Horton, who also interviewed for the jobs in Buffalo and Cleveland before those teams went elsewhere for a coach, has a year left on his contract as defensive coordinator and presumably would return to that job if he doesn't get the head coaching position.

The Cardinals have confirmed interviews with Horton and Gruden but not with Haley, although Steelers President Art Rooney II told the Pittsburgh Post-Gazette that the interview did take place.

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Follow Bob Baum at www.twitter.com/Thebaumerphx

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5 reasons the Caps beat the Lightning in Game 6

5 reasons the Caps beat the Lightning in Game 6

After losing three straight, the Capitals battled back in Game 6 on Monday. With their 3-0 win, Washington forced the Eastern Conference Final into a decisive Game 7 on Wednesday.

Here is how the Caps did it.

1. Braden Holtby matched Andrei Vasilevskiy save for save

Andrei Vasilevskiy was just as great in this game as he was in the three previous, but one of the major differences in this one was that Holtby was just as good. He may not have been tested as much (Vasilevskiy made 32 saves, Holtby 24), but he was big when the team needed.

In the second period with the scored tied at 0, Holtby made one of the most critical saves perhaps of the entire season when he denied Anthony Cirelli with the toe on a 2-on-1. When the Caps took the lead, Holtby really shut the door in the third period with 10 saves to cap off what was his fifth career playoff shutout and first shutout of the entire season.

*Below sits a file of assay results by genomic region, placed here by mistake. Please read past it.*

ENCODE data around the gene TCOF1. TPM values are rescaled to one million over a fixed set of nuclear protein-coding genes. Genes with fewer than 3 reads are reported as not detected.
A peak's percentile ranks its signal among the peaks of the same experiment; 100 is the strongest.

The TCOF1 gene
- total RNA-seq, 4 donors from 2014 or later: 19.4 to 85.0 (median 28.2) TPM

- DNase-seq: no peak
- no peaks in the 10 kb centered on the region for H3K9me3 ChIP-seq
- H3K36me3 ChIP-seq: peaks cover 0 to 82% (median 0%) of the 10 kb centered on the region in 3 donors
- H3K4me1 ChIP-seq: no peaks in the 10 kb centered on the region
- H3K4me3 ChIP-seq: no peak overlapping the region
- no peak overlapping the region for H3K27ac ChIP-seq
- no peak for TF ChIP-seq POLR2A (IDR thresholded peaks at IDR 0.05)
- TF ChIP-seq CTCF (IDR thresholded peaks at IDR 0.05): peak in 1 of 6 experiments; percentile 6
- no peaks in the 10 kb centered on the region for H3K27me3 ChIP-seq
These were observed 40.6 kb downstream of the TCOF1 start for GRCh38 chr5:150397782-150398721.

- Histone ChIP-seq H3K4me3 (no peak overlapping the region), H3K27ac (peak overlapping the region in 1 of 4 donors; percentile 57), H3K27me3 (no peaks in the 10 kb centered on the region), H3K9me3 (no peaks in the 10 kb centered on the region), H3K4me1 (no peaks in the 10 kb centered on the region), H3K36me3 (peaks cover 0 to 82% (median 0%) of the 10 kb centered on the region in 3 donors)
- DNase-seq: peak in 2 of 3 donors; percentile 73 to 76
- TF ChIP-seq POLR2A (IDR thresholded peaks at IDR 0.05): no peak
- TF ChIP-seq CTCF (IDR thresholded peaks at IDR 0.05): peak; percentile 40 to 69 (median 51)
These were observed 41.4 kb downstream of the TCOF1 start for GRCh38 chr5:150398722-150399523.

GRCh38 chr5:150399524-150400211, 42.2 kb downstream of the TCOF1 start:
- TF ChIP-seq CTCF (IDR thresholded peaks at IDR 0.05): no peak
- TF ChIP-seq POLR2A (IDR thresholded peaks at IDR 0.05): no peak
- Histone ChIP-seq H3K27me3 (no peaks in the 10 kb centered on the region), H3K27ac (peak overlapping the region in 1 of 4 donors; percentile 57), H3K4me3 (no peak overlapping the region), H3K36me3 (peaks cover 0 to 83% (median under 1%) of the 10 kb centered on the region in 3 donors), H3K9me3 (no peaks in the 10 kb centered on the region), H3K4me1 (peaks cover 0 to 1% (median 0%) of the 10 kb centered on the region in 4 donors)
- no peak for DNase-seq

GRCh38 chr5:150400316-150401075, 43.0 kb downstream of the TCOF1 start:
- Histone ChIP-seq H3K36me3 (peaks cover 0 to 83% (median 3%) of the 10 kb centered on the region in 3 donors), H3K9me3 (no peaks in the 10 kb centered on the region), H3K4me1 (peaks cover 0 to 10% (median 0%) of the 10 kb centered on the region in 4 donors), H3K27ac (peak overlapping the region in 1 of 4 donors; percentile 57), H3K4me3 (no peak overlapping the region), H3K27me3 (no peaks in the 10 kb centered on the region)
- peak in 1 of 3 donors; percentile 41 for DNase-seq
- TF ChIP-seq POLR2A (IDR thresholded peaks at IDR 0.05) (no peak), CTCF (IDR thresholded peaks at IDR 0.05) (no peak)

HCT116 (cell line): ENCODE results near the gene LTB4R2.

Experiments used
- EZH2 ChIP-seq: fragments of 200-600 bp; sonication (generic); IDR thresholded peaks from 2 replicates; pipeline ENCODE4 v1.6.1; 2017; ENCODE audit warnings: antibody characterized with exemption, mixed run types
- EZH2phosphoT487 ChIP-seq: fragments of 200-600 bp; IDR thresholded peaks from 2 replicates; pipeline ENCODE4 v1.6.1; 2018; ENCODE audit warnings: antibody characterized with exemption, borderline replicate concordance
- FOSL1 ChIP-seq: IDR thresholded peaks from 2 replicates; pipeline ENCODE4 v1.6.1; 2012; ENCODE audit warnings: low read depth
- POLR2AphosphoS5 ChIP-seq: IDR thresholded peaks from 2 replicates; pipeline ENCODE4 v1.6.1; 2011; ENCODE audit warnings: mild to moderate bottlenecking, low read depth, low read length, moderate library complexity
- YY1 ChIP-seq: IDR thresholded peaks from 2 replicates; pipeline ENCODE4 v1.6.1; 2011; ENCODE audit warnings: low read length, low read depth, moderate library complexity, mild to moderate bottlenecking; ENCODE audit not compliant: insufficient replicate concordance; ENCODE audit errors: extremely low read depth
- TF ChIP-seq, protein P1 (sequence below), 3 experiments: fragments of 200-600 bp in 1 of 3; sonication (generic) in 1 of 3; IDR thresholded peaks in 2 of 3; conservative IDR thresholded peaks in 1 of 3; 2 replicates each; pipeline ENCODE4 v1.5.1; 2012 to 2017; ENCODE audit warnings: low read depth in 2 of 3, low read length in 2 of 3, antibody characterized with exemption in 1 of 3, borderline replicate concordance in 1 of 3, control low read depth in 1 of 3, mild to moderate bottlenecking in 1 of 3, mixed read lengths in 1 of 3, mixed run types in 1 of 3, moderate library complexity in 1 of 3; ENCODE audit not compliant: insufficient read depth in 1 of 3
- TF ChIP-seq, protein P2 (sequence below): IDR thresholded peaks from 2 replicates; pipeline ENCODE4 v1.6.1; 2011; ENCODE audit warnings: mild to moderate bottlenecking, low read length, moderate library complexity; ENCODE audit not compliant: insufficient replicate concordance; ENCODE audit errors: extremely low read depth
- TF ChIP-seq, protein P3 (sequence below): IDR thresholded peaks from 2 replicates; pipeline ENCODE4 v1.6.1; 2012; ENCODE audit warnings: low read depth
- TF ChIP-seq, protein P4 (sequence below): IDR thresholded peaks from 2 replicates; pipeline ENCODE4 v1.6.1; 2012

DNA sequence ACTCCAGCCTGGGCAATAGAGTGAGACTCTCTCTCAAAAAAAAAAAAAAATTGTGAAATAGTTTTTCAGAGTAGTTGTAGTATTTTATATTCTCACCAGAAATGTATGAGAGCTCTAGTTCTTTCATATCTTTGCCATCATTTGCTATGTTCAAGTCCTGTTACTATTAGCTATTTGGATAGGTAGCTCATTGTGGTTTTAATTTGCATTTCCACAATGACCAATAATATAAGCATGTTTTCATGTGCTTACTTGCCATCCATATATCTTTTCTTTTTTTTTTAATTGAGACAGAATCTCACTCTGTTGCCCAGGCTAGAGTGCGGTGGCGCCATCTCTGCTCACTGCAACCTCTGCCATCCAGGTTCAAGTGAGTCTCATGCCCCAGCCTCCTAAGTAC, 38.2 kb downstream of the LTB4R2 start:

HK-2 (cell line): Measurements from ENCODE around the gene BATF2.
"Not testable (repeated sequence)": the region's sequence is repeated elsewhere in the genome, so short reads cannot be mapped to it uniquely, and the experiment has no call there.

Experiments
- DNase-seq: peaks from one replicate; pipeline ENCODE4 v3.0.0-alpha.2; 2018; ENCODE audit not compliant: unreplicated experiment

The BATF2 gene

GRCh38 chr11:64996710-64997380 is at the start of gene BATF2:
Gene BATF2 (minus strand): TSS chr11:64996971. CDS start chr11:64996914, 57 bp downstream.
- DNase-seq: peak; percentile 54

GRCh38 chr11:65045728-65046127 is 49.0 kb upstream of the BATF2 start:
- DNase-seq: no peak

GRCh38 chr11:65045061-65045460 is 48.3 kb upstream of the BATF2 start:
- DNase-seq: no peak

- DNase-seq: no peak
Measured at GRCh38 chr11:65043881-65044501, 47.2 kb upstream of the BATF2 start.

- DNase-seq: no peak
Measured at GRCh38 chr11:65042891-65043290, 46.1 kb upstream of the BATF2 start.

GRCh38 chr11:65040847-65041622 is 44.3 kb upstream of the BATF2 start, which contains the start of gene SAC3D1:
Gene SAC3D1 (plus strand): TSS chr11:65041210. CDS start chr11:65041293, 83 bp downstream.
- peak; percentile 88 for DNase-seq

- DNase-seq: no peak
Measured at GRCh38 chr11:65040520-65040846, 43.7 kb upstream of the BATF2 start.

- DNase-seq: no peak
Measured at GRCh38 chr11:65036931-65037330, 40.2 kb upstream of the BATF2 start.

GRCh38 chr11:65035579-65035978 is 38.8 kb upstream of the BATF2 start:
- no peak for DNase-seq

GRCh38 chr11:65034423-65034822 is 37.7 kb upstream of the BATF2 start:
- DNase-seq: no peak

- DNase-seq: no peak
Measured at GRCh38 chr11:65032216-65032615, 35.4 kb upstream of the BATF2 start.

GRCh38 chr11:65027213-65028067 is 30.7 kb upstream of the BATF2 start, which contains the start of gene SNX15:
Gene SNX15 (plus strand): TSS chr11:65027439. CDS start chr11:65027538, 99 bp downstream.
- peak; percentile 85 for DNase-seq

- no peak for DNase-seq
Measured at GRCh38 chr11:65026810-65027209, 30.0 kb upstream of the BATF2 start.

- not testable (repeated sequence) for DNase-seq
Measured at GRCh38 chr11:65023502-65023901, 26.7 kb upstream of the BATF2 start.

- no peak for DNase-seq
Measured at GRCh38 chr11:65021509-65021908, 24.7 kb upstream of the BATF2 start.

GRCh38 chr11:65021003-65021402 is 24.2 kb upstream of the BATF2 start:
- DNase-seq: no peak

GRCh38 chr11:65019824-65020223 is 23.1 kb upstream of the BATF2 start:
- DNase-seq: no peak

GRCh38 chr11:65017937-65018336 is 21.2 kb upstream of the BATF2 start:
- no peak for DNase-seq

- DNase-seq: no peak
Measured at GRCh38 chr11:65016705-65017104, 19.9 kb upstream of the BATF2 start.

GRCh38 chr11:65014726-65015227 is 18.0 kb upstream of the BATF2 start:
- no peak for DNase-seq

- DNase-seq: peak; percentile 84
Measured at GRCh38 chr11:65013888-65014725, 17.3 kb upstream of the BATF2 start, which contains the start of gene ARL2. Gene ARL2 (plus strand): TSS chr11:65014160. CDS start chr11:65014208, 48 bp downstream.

2. T.J. Oshie’s timely goal

Over halfway into the game, it looked like it was just going to be one of those nights. Caps fans know it well by now. Washington outplays their opponent, they get chance after chance and develop a whopping advantage in shots, but they run into a hot goalie and a random play suddenly turns into a goal for the other team, game and season over.

Vasilevskiy was on his way to having perhaps his best performance of the series. Considering how he played in the three games prior to Game 6, that’s saying something. The Caps were doing everything right, but he continued to make save after save. Then on the power play in the second period, John Carlson struck the inside of the post, the horn went off and the roar of the crowd gave way to dismay as the referee waved his arms to indicate there was no goal and play continued. Just seconds later, T.J. Oshie gave the Caps the 1-0 lead.

You have to wonder if doubt was starting to creep into the back of the minds of the players when that puck struck the post as they wondered what else they had to do to beat Vasilevskiy. Luckily, that feeling didn’t last long.

3. Special teams

Braydon Coburn’s tripping penalty in the second period gave Washington its only power play of the night and its first since the second period of Game 4. They had to make it count given how well Vasilveskiy was playing and they did.

Washington now has a power play goal in each of their three wins against the Lightning and no power play goals in their three losses. So yeah, it’s significant.

Tampa Bay had two opportunities of their own, but Washington managed to kill off both power plays in the penalty kill’s best performance of the series.

4. Washington’s physical game plan